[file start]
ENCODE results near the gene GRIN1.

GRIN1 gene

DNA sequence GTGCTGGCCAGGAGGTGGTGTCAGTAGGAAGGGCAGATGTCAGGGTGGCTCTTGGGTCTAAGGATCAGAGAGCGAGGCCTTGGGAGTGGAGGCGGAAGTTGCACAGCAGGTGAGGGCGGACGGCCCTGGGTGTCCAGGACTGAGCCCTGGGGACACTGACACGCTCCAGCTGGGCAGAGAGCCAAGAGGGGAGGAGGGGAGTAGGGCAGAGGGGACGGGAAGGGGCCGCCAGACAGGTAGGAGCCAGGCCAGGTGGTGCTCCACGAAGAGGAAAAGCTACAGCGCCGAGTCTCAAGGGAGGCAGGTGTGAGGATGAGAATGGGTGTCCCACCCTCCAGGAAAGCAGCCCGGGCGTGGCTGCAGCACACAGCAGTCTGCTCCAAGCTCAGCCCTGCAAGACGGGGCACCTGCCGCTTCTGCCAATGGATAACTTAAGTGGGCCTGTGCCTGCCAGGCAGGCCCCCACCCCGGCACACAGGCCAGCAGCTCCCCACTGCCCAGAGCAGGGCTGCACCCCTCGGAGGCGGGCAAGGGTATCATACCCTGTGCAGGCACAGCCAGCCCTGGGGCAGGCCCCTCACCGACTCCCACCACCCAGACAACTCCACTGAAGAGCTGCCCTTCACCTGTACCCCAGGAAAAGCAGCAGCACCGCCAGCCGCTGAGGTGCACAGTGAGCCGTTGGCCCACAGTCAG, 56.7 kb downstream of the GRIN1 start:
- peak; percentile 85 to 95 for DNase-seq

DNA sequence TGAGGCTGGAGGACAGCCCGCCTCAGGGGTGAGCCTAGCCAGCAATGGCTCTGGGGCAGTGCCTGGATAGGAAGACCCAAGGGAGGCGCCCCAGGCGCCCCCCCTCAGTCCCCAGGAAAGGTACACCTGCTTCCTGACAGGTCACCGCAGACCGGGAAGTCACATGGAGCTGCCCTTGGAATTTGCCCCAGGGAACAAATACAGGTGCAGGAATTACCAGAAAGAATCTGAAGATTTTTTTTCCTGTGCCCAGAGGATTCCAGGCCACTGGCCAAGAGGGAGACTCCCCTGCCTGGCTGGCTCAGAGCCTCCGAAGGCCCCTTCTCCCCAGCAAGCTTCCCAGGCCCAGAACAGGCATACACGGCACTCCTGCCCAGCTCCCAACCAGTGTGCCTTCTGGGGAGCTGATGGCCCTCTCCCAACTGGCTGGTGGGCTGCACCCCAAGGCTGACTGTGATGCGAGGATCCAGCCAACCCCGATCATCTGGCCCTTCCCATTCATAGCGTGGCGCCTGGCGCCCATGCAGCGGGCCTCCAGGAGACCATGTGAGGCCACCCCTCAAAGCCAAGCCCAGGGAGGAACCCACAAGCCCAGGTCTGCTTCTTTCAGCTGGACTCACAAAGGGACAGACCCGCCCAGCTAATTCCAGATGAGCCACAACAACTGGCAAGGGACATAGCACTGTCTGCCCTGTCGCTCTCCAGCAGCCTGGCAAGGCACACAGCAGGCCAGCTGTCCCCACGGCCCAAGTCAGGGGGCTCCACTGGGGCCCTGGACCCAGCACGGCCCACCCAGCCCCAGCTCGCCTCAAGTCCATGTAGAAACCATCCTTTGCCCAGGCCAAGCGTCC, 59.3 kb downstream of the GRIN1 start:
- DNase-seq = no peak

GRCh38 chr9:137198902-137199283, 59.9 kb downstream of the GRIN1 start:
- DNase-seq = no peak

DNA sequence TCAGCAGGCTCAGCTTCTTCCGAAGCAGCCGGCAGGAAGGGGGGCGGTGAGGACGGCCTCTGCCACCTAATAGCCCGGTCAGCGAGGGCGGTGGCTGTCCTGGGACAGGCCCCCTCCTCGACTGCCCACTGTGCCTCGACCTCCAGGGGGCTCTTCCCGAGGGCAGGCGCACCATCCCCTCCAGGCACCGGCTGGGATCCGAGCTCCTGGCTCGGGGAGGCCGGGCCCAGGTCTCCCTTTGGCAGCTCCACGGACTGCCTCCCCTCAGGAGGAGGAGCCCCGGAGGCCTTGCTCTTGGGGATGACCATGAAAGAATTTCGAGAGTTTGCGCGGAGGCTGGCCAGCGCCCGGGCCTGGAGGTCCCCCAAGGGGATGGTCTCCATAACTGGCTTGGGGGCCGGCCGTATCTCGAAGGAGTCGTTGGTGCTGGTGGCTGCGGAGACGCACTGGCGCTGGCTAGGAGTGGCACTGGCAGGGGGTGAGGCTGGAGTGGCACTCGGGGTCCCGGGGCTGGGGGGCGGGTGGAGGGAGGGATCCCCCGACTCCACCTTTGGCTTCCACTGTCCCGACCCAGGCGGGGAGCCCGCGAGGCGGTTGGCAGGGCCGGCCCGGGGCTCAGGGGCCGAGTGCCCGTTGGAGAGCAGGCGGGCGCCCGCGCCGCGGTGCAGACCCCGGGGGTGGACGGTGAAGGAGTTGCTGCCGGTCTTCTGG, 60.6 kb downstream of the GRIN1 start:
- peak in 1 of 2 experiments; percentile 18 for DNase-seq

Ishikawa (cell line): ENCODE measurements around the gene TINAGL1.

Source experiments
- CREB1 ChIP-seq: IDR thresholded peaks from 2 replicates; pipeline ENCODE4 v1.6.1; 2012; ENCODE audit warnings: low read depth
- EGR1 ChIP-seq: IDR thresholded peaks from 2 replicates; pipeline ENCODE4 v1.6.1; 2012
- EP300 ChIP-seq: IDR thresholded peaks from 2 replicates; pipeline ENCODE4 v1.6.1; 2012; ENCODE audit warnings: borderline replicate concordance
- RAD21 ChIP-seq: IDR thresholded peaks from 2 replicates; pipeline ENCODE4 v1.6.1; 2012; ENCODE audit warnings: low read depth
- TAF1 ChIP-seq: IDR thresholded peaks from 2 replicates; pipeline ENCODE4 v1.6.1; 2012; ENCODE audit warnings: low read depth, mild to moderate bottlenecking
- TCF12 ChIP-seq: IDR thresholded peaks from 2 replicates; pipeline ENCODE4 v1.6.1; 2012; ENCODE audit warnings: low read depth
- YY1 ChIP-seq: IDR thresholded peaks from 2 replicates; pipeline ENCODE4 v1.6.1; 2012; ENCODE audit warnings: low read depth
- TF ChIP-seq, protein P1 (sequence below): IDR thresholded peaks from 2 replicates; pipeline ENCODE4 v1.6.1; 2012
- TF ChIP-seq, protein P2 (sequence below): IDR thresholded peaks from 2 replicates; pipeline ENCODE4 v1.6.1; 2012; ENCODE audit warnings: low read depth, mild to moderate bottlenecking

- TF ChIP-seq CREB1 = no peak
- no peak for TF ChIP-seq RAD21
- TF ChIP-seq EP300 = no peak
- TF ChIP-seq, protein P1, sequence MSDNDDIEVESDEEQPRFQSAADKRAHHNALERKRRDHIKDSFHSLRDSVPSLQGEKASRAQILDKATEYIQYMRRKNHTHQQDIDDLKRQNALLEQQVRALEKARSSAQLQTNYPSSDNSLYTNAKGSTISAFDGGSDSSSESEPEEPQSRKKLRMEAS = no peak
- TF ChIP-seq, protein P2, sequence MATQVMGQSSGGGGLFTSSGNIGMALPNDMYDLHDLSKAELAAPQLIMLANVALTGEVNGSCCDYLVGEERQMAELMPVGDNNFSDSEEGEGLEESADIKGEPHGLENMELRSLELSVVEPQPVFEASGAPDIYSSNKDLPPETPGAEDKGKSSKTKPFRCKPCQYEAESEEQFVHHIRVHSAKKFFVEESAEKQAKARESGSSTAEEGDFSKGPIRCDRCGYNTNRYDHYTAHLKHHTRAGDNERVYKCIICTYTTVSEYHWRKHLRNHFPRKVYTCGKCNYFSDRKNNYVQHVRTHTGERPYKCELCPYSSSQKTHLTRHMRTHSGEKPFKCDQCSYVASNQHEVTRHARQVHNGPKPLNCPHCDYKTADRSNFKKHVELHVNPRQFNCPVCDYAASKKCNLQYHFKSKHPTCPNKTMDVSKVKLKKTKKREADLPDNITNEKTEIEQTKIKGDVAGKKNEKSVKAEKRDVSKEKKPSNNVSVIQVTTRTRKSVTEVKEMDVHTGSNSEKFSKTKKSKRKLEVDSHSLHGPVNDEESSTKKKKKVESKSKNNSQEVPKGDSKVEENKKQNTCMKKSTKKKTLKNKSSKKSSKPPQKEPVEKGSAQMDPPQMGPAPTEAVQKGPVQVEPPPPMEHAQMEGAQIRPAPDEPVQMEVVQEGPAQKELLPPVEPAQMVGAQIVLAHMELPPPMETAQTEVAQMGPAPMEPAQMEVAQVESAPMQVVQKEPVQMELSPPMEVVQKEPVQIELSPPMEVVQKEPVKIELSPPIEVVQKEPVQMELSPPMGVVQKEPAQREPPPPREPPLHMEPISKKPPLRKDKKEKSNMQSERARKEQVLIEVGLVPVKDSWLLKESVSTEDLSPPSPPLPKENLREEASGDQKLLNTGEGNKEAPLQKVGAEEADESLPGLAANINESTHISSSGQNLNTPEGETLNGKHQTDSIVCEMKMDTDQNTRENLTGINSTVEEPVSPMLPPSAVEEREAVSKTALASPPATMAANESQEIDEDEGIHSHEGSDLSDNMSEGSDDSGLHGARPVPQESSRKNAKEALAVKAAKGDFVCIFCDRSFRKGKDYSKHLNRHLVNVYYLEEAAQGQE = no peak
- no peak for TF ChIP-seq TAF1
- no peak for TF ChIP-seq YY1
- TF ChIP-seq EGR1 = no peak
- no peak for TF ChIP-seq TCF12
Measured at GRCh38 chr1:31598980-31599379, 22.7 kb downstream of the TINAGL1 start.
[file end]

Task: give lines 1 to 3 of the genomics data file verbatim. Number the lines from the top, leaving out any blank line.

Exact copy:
ENCODE results near the gene GRIN1.

GRIN1 gene

DNA sequence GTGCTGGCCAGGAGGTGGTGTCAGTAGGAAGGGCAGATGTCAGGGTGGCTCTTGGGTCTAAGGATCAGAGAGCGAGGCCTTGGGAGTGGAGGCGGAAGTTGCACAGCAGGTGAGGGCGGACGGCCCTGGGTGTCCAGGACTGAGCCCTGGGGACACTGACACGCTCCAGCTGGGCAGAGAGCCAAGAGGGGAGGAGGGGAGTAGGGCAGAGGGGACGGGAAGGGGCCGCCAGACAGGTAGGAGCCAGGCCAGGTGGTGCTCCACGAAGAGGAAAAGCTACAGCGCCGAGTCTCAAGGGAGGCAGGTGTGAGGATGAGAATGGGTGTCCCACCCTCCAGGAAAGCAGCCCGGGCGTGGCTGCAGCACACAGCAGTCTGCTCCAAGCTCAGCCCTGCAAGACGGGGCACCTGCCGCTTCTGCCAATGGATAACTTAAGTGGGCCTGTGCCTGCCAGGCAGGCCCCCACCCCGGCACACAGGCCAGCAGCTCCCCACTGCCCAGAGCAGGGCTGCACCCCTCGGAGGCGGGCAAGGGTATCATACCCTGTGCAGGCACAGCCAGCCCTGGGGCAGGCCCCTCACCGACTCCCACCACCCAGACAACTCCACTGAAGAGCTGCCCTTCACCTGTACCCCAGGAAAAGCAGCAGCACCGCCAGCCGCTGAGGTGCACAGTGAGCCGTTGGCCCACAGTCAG, 56.7 kb downstream of the GRIN1 start: